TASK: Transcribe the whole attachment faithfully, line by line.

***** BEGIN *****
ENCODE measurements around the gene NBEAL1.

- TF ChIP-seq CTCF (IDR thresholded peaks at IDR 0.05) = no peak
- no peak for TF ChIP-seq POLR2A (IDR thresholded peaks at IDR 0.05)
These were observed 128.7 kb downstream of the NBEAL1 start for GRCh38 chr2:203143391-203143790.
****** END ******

ENCODE measurements around the gene NBEAL1.

- TF ChIP-seq CTCF (IDR thresholded peaks at IDR 0.05) = no peak
- no peak for TF ChIP-seq POLR2A (IDR thresholded peaks at IDR 0.05)
These were observed 128.7 kb downstream of the NBEAL1 start for GRCh38 chr2:203143391-203143790.